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I am designing a gui in visual c++ and there is a textbox where user inputs values so a calculation can be performed. How do I validate the input to ensure it can be cast to a double value?

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1  
Would checking if each digit is a number and there is zero or one period work? You could design a pretty small regex for that. Alternatively, a stringstream might be useful if you accept input that it does. –  chris May 9 '12 at 11:33
    
Note that depending upon the locale, the decimal point may be a comma, not a period. –  Pete May 9 '12 at 11:48
    
@Pete, good point. Still easily within a regex though. –  chris May 9 '12 at 11:50
    
If you use MFC - you may make use of DDX_Text. It converts from string to double, plus reports an error to the user if the conversion can't be done. –  valdo May 9 '12 at 11:51
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@Chris: it's not actually... you can easily have a regex for a comma or a period ([,\.] or however you'd escape it), but if you accept both then whichever one isn't allowed in your actual locale could still break something unexpectedly later (i.e. when you try to pass the value to a function that attempts actual conversion). –  Tony D May 9 '12 at 12:16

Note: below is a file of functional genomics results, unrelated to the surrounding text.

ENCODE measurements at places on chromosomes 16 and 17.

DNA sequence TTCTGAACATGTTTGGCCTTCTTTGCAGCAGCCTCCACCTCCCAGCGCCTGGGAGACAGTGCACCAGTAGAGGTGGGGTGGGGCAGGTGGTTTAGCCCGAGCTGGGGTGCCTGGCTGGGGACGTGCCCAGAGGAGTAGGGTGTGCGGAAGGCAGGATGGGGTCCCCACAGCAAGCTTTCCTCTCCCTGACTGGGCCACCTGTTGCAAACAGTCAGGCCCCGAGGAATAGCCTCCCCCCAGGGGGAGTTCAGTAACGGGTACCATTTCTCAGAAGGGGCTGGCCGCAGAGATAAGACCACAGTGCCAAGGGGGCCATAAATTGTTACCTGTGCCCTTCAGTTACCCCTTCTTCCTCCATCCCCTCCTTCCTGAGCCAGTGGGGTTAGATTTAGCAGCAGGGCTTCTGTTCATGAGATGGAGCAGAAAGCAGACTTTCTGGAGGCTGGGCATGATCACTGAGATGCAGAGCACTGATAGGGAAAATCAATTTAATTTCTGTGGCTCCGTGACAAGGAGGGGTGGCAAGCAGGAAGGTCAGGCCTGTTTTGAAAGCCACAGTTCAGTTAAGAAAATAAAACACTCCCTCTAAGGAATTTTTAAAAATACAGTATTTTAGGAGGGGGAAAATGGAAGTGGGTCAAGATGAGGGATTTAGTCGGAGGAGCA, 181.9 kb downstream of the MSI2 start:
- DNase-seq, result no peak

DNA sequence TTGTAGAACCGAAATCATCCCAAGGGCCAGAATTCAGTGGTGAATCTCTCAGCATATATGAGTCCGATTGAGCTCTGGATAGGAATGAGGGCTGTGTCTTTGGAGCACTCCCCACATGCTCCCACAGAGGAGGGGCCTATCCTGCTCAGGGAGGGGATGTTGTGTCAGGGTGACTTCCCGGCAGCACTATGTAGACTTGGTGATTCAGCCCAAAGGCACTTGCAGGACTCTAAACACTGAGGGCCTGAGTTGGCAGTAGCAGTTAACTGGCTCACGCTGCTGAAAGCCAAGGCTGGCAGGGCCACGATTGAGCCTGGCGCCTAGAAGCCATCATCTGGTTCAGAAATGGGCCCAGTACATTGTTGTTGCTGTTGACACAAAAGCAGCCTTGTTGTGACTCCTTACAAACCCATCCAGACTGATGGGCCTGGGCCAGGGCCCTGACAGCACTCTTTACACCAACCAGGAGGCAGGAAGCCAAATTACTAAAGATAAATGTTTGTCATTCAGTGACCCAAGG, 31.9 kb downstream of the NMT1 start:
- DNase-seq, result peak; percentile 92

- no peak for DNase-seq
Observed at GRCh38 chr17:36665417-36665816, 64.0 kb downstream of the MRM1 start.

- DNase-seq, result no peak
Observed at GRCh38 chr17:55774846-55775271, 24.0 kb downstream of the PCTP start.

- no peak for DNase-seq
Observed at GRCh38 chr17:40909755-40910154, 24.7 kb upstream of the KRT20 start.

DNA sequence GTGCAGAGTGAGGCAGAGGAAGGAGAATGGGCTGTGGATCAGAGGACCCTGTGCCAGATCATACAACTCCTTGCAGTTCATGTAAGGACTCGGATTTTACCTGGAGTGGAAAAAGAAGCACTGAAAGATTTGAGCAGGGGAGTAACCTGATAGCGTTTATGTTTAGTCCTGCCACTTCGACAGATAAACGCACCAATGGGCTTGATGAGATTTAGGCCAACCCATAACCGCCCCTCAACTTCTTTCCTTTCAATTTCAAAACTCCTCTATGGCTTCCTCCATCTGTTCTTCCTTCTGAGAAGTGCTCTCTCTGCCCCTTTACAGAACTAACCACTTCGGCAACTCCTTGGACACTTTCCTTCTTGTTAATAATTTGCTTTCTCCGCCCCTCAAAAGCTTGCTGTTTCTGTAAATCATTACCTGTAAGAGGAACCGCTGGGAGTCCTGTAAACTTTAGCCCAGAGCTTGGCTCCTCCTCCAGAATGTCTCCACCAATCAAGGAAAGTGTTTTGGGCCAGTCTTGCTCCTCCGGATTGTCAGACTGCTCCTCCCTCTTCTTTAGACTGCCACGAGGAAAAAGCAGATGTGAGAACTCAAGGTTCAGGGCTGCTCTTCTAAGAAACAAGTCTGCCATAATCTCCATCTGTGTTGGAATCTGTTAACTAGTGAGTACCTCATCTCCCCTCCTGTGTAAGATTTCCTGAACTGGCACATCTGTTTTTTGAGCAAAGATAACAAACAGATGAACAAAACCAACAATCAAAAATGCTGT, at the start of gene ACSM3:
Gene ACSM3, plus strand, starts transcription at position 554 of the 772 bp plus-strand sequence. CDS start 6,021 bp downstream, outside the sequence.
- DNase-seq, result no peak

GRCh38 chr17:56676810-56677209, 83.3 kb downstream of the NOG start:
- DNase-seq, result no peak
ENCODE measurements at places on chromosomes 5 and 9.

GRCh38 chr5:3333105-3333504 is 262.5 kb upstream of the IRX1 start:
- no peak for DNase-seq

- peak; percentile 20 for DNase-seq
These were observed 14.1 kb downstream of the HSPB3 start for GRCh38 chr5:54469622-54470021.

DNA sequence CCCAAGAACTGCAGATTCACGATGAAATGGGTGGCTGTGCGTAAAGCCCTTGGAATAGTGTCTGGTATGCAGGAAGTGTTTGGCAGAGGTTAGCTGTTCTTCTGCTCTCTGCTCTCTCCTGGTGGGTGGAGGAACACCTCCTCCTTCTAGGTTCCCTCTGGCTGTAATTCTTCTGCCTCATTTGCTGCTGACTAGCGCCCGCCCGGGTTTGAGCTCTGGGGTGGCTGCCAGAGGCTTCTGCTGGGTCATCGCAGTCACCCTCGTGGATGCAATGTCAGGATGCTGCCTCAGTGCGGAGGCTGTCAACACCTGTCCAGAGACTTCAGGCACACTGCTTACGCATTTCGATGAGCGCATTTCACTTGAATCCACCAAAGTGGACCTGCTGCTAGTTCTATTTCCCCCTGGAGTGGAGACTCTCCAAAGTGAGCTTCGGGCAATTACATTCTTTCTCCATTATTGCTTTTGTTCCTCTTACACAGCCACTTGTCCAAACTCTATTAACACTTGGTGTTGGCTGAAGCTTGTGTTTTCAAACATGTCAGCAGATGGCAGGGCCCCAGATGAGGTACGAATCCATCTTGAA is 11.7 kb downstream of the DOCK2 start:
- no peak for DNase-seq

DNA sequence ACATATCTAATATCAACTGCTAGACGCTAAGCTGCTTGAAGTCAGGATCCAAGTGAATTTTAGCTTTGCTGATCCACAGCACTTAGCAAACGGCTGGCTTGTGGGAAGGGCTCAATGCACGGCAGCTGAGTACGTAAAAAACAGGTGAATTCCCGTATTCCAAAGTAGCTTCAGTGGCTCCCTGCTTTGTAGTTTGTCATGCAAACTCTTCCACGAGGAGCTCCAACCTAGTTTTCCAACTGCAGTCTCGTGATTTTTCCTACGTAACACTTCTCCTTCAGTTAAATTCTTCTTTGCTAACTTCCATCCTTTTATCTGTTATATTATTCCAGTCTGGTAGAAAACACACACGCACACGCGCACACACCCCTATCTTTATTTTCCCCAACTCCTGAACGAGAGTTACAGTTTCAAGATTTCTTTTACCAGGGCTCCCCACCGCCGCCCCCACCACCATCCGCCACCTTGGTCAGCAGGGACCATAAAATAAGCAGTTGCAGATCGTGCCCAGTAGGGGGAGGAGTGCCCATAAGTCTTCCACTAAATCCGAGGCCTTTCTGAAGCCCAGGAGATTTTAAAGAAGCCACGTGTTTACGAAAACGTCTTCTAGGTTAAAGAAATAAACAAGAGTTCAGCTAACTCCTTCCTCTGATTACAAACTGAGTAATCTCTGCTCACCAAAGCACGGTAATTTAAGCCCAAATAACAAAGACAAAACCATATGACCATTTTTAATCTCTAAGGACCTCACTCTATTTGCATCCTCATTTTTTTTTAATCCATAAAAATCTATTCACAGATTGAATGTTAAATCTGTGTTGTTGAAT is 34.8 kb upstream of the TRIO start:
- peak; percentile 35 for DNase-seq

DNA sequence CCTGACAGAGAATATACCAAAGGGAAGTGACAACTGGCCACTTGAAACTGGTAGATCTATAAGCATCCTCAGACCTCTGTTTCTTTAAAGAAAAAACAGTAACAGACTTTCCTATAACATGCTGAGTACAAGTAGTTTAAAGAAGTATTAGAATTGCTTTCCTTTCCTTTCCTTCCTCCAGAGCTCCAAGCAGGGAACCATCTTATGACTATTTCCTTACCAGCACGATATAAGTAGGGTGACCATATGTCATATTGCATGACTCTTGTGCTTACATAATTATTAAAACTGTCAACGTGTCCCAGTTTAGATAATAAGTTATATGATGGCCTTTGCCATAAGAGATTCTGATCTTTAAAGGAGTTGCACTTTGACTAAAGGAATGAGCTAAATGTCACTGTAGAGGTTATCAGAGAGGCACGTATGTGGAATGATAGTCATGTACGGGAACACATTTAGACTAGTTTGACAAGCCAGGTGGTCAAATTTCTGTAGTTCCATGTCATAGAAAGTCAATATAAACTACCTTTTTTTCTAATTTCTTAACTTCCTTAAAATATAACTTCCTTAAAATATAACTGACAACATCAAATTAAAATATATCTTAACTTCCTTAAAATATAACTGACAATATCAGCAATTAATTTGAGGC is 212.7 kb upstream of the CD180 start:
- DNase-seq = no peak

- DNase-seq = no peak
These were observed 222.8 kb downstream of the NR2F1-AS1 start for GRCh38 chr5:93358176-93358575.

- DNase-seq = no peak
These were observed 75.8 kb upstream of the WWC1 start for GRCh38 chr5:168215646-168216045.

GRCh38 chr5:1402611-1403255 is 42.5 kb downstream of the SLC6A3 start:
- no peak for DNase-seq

7 Answers 7

up vote 1 down vote accepted

Since this seems to be a C++ CLI related question and your string from the textbox might be a .NET string, you might want to check the static Double::Parse method. For more portable solutions see the other answers...

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In any C++ environment where you have a std::string field and wish to check if it contains a double, you can simply do something like:

#include <sstream>

std::istringstream iss(string_value);
double double_value;
char trailing_junk;
if (iss >> double_value && !(iss >> trailing_junk))
{
    // can use the double...
}

As presented, this will reject things like "1.234q" or "-13 what?" but accept surrounding whitespace e.g. " 3.9E2 ". If you want to reject whitespace, try #include <iomanip> then if (iss >> std::noskipws >> double_value && iss.peek() == EOF) ....

You could also do this using old-style C APIs:

double double_value;
if (sscanf(string_value.c_str(), "%lf%*c", &double_value) == 1)
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You cannot "cast" a string to a double, you can only convert it. strtod function will return a pointer to the character within the string where the conversion stopped, so you can decide what to do further. So you can use this function for conversion AND checking.

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2  
Well, you could lexical_cast, which would probably be a good idea. –  Fred Larson May 9 '12 at 11:45
    
Unfortunately, strtod() returns 0 if the string could not be converted, making it awkward to distinguish this case from a true zero. Not impossible - you can check where conversion stopped, but beware of whitespace. –  Ian Goldby May 9 '12 at 11:47